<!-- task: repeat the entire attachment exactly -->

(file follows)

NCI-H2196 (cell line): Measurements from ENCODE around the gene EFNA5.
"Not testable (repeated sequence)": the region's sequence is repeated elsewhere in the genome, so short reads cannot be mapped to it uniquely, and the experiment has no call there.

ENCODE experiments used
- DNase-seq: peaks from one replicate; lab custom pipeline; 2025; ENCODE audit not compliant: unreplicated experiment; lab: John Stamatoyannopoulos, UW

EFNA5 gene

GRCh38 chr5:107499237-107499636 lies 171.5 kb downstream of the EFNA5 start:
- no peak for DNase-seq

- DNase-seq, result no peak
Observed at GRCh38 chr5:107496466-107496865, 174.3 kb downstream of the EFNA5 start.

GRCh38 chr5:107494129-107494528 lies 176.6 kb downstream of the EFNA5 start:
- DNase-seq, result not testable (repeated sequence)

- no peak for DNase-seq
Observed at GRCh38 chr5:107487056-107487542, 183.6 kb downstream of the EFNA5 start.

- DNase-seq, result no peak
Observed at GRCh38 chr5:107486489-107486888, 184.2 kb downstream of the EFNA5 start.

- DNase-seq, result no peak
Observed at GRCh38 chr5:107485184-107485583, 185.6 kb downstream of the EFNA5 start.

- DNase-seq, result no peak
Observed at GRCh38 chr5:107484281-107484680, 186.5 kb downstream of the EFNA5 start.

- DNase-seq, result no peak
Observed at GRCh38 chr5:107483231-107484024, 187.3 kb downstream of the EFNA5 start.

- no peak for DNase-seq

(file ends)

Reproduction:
NCI-H2196 (cell line): Measurements from ENCODE around the gene EFNA5.
"Not testable (repeated sequence)": the region's sequence is repeated elsewhere in the genome, so short reads cannot be mapped to it uniquely, and the experiment has no call there.

ENCODE experiments used
- DNase-seq: peaks from one replicate; lab custom pipeline; 2025; ENCODE audit not compliant: unreplicated experiment; lab: John Stamatoyannopoulos, UW

EFNA5 gene

GRCh38 chr5:107499237-107499636 lies 171.5 kb downstream of the EFNA5 start:
- no peak for DNase-seq

- DNase-seq, result no peak
Observed at GRCh38 chr5:107496466-107496865, 174.3 kb downstream of the EFNA5 start.

GRCh38 chr5:107494129-107494528 lies 176.6 kb downstream of the EFNA5 start:
- DNase-seq, result not testable (repeated sequence)

- no peak for DNase-seq
Observed at GRCh38 chr5:107487056-107487542, 183.6 kb downstream of the EFNA5 start.

- DNase-seq, result no peak
Observed at GRCh38 chr5:107486489-107486888, 184.2 kb downstream of the EFNA5 start.

- DNase-seq, result no peak
Observed at GRCh38 chr5:107485184-107485583, 185.6 kb downstream of the EFNA5 start.

- DNase-seq, result no peak
Observed at GRCh38 chr5:107484281-107484680, 186.5 kb downstream of the EFNA5 start.

- DNase-seq, result no peak
Observed at GRCh38 chr5:107483231-107484024, 187.3 kb downstream of the EFNA5 start.

- no peak for DNase-seq